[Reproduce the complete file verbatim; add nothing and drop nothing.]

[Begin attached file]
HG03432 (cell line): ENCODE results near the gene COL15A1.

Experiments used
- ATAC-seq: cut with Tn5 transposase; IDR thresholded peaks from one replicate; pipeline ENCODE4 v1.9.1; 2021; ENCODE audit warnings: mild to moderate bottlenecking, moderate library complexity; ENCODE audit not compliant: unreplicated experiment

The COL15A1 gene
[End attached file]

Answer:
HG03432 (cell line): ENCODE results near the gene COL15A1.

Experiments used
- ATAC-seq: cut with Tn5 transposase; IDR thresholded peaks from one replicate; pipeline ENCODE4 v1.9.1; 2021; ENCODE audit warnings: mild to moderate bottlenecking, moderate library complexity; ENCODE audit not compliant: unreplicated experiment

The COL15A1 gene